An Interview with Architect Davey McEathron, Founder of Davey McEathron Architecture
Photography by Leonid Furmansky
In the summer of 2014, Davey McEathron Architecture was founded upon the idea of the architect as an artist and master craftsman. DMA celebrates the process of designing and building through listening, collaboration, and experimentation. With an equal amount of space dedicated to a design studio and a fabrication studio, DMA positions itself in a unique location between design, testing, and realization.
What sparked your interest in architecture and interior design?
While traveling the country as a musician in my 20’s, I was reading The Fountainhead by Ayn Rand. The story of an individualist architect, Howard Roark, and his struggle to stay true to his beliefs introduced me to architecture as a form of creative expression – something that struck a chord for me as a struggling musician. Once I started to study architecture, I began to recognize similarities in my processes of creating music and architecture.
How did you begin your career as an architect/designer?
While attending school in Portland, OR, I worked summers for Bob Schatz Architect – a small firm of between 2-3 designers and Bob Schatz. While working there, Bob reinforced the idea of having fun with the design – often saying things like, “OK, now how can we make it funky?”
I graduated from Portland State University, in 2008 – just prior to the Great Recession. My future wife and I had already decided to make a big move to Austin, TX that Summer. After arriving in Texas and interviewing at a half dozen firms, I had a half dozen job offers on the table and chose the one that I felt the most connected to the work – The Hailey Group designed modern, mixed-use, multifamily projects in Austin’s Eastside – an area that was up and coming. After 3 months of working at the Hailey Group, the recession had decimated our industry and I was laid off.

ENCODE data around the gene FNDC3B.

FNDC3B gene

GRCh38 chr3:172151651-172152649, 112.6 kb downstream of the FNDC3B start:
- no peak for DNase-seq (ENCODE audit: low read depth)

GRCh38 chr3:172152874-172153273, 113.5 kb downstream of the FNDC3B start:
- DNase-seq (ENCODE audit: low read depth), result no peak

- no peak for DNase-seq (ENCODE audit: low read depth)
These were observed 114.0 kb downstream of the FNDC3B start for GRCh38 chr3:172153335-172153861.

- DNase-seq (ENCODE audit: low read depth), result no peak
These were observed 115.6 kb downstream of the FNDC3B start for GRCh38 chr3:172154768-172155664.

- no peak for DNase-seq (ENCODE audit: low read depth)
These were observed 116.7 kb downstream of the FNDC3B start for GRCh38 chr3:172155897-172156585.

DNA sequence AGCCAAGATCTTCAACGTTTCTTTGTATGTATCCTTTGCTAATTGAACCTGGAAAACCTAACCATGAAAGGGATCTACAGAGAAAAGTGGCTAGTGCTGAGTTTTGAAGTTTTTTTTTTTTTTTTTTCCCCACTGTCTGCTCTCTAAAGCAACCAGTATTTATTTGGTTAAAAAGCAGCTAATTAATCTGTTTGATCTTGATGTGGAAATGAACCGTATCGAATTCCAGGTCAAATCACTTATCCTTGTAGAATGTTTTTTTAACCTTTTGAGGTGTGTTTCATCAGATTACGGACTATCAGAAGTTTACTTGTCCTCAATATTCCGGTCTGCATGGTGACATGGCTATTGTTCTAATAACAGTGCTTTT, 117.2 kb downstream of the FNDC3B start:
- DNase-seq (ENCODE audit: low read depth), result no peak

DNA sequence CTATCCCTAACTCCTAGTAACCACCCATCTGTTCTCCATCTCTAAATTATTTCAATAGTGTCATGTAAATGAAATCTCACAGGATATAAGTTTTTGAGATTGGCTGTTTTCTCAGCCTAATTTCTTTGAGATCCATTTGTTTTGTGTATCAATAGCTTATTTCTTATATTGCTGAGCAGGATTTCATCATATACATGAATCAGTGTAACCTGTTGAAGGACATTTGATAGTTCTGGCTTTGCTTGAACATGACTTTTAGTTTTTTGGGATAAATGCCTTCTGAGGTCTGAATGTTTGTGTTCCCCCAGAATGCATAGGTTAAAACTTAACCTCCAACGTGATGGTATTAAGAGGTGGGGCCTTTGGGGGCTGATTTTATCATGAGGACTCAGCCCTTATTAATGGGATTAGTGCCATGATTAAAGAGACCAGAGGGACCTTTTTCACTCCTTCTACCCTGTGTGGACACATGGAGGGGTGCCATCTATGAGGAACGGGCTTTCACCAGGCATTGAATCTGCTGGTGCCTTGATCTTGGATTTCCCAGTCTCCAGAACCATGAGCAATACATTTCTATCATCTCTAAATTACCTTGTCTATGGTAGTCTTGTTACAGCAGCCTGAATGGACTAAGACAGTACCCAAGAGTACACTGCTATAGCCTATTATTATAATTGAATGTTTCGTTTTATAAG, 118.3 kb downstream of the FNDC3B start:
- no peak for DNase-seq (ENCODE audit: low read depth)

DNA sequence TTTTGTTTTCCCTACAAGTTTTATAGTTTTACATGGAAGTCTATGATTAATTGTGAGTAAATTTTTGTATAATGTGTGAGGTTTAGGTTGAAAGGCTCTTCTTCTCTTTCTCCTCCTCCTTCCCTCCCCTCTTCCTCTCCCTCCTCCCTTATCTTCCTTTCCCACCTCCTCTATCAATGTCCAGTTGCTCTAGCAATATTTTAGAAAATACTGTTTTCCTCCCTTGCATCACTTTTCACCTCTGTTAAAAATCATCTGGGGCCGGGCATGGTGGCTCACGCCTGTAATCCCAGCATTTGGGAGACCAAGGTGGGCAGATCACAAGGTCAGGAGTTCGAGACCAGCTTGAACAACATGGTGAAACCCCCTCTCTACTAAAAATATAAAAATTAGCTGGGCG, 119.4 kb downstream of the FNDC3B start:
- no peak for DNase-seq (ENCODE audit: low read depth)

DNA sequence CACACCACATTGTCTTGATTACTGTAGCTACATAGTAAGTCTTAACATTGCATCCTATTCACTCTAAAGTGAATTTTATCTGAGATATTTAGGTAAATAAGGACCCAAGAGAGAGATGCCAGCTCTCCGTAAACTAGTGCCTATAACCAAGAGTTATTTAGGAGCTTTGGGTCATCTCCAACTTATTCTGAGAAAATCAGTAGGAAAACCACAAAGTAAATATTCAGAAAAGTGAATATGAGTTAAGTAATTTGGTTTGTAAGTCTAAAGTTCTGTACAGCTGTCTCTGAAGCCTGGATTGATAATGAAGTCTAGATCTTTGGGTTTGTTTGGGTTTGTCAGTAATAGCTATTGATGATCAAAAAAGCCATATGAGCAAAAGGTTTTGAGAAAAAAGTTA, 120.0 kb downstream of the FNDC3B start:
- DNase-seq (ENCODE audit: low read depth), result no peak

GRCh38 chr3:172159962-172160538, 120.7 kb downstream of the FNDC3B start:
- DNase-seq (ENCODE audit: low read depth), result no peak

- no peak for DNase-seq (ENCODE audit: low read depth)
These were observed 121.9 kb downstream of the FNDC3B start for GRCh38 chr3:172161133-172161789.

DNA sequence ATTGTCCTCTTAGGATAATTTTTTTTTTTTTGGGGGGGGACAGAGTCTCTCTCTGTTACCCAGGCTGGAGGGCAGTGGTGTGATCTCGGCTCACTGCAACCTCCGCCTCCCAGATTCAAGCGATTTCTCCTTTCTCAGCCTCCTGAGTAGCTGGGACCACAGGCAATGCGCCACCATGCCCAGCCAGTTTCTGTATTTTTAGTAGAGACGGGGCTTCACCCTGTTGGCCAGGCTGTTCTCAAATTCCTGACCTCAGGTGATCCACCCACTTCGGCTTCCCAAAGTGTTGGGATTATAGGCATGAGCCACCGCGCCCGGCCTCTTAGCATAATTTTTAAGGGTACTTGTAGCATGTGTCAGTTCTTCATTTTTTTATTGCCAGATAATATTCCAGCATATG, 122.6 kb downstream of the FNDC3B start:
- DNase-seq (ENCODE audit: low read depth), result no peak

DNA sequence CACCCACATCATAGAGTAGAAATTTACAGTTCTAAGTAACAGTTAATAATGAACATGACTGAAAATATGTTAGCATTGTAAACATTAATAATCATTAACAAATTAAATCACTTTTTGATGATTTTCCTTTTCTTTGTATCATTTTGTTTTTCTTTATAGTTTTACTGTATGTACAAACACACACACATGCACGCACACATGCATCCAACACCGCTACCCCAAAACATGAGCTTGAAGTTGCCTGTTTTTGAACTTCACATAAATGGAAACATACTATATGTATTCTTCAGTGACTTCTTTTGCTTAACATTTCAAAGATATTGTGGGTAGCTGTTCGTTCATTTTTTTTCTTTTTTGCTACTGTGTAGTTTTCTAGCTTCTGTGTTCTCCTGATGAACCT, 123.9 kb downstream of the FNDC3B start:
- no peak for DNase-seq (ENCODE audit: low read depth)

Reaching back to one of the previous job prospects, I was given a position at Carter Design Associates – a firm that worked primarily on Civic projects – ones that had been funded by government funds that weren’t affected by the recession. During my 5 years at CDA, I was able to work on large projects, from historic renovations, to community pools and an indoor shooting range for the Austin Police Department – it’s a right of passage for an architect in Texas to work on a shooting range.
Looking to work on more intimately scaled residential projects, and to get my hands dirty doing design/build, I went to work for Jay Hargrave Architect. At JHA, I was able to hone my skills in carpentry and welding, and learn about the efficiencies of the design/build process.
How would you best describe your design principles and philosophy?
Davey McEathron Architecture approaches architecture as both a function and sculpture. Once we have solved the programmatic elements of a project, we work hard to refine the concepts to just a couple big moves. We often jokingly reference Coco Chanel, “Before you leave the house, look in the mirror and take one thing off.” After we’ve refined the concept, we then work out the proportions and material that best suit the project.
For materials and concepts, we believe in having one star of the show, and everything else is a supporting actor. For the rare moment where we have two main actors, we typically will have a protagonist and an antagonist.
Being intimately involved with the craft of making buildings, our material palette is most often stocked with materials that can be worked by hand – rich woods, raw steel, stone, and tile. On the job sites, we like to work closely with the builders to learn and understand their skills and approaches so that we can relate to their work and become better designers and partners in the process.
What do you find the most challenging and most rewarding part of the job?
Architecture is problem solving reinforced by a long learning process – as are many careers. One of the most challenging parts of my job has been to learn to delegate duties and allow people to formulate their own processes and sometimes fail. If you are always solving problems for the people on your team, they don’t learn how to solve the problems themselves. At the same time, you’ve learned through your own experimentation and failures, and want to warn others of the tripping hazards.
The most rewarding part of the job is the friendships you develop with your colleagues and clients. The process of creating a building is long, and a lot of times, taxing. Coming out on the other side of a project with excited clients and happy builders is a great feeling – many times, all of the parties want to do it again, but on a new lot, with the same team.